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Thornhill, Ontario

Morocco: Exploring the North

Blogs 31-60

 

 

Morocco: Exploring the North

Aleksandra Radic

This was a tough trip to plan. We only had 8 days and that’s very little time in such a diverse country. It’s got a bit of everything – a desert, mountains, ocean, sea and a very rich and lively history. When most people think of Morocco, the first thing that comes to mind is the desert…and maybe some camels. But there is so much more! In between Marrakesh and Fes, is the Middle Atlas where woodlands, rivers, waterfalls and valleys show of Morocco’s inland beauty. Snowy cedar forests, ski slopes and trout streams are not images normally associated with the country, yet all this beauty is just an hour away from Fez. Morocco is also home to plenty of waves, which makes it a great surfing destination….something we didn’t know about Morocco!

So how does one pick? If we had 3 weeks we could do it all, but unfortunately, we did not. After doing some research, we decided to check out northern Morocco and take our time to enjoy each and every place. Also, Mike took a trip to Morocco last year and visited the desert and the south, so we decided to pick a different region.

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Before I share our 8-day itinerary, here’s a brief history on Morocco:

This northern African country has been ruled by different people including the Phonecians, Romans, French, Spanish, Jews, Arabs and Berbers. You can really see the influence in the language, food, architecture and clothing. Travelling from place to place in just the northern region made me feel like I was visiting different countries, so I can only imagine how striking the difference is if you have the chance to explore ALL of Morocco. The Berber people are considered the indigenous people and are the first inhabitants of North Africa. They ruled the region until it was conquered by the Phonecians, then the Roman Empire, the Byzantine Empire and so on. Many Berbers were forced to convert to Christianity, until the Arabs arrived in the 7th century, forcing them to convert to Islam and adopt the Arab culture. Idris I is credited as the founder of Morocco. Nowadays, most Berber people live in the South and Arabs in the North of Morocco. Fast forward to the 13th century, during the Christain Reconquest of Spain, many Muslims and Jews moved to Morocco, adding a Hispanic flavor to Moroccan life. In 1912, a treaty was signed (Treaty of Fez) dividing Morocco between the French and Spanish. Spain had most of northern Morocco and French had pretty much the rest of the country. It wasn’t until 1956 that Morocco became fully independent. Phew! Quite the summery or what?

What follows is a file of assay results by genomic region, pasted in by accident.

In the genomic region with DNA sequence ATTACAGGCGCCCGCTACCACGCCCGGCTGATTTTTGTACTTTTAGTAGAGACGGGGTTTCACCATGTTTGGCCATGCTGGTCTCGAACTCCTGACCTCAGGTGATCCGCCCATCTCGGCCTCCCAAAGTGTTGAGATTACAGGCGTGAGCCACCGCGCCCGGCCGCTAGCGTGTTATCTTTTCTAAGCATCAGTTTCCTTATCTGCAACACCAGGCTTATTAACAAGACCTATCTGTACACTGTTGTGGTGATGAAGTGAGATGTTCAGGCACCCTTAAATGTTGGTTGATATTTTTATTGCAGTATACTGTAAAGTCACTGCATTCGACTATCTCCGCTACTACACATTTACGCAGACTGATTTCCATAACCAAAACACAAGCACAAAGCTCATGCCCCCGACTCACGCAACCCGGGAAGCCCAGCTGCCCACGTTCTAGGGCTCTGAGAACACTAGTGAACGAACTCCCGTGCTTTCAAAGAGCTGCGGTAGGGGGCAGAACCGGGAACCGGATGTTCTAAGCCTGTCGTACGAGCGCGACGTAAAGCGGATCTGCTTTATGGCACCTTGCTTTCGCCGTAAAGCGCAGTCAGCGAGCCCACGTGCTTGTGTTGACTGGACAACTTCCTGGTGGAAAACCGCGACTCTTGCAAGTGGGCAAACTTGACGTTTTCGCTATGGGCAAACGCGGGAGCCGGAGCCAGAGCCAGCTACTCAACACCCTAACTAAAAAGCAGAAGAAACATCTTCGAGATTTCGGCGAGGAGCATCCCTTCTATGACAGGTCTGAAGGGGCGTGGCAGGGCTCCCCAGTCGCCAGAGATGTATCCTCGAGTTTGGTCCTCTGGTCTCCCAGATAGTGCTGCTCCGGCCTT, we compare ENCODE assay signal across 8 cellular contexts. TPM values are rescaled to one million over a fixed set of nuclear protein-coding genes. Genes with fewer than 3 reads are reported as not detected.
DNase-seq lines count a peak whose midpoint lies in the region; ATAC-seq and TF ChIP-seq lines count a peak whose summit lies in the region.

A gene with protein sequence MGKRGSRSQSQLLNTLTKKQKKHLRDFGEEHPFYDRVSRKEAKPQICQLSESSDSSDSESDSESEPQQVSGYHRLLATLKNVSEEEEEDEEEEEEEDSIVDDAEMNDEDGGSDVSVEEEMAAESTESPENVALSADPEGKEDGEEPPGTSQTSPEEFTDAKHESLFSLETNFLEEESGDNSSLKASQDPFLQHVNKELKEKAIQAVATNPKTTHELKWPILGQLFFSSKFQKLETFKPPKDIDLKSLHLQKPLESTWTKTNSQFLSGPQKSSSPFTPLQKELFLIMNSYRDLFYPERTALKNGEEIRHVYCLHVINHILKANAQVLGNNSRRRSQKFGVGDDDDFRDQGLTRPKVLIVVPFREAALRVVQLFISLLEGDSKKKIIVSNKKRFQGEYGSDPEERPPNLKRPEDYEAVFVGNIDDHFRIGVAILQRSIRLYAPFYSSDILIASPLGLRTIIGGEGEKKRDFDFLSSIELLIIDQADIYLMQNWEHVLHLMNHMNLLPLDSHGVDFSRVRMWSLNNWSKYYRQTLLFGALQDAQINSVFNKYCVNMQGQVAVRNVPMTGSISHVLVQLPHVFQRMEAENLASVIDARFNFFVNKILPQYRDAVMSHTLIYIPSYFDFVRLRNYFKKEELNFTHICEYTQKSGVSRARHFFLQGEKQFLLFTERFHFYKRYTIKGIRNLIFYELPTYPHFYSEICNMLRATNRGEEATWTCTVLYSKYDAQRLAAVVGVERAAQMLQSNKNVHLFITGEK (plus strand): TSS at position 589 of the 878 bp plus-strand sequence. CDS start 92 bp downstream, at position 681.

Getting there

We flew direct from Montreal to Casablanca with Royal Air Maroc. The flight was 6.5 hours ( on the way back it’s 7.5 hours) and cost $750. We had to buy a separate flight from Toronto to Montreal as there are no direct flights from Toronto. When we landed in Casablanca we decided to take a train directly to Fes. You can access the train directly from the airport which is very convenient. Just look for the train signs – there is no need to exit the airport.

When we arrived at the counter, we bought 2 second class tickets to Fes. The train from the airport took us to the main train station, Casa Voyageurs which is 4 stop from the airport. There we had to switch to a different platform going to Fes. We only had to purchase the ticket once, at the airport train station.

***Tip: The 1st class ticket is double in price but there isn’t much of a difference between the two. There might be a bit more people in the 2nd class section, but the first class is NOT more luxurious.

Fes

The train ride from Casablanca to Fes was 4 hours. It was a scenic ride. This is where I first noticed all the olive groves – they are everywhere! Even when we arrived at Fes and exited the station, the first thing we saw was an olive tree – ready for harvest! So, I ate a few (duh!) and we grabbed a taxi to our hotel, Riad Anata.

There’s a lot of dar’s and riad’s in Morocco and people often wonder what they are. A riad is a traditional Moroccan house with a courtyard and a garden at the centre. In fact, ‘ryad’ in Arabic means garden. In most cases, the large windows face the garden, instead of outside, for more privacy. A dar is similar but without a garden. Riad Anata is beautiful and pretty small compared to some other riads, but it’s very central and the service was excellent.

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A lot of people tend to miss Fes, which is a shame because it ended up being our favourite city. It’s recognized as Morocco’s intellectual and spiritual centre, home to one of the oldest universities in the world as well at the largest intact medieval quarters. Fes is one of Morocco’s most authentic cities with outstanding history and culture and rivals Marrakesh as a top destination for all kinds of events and festivals. Mike actually visited Marrakesh last year, but since it wasn’t his favourite, we skipped it. Since we were short on time, Fes was our priority.

What to see and do

Go To a Hamam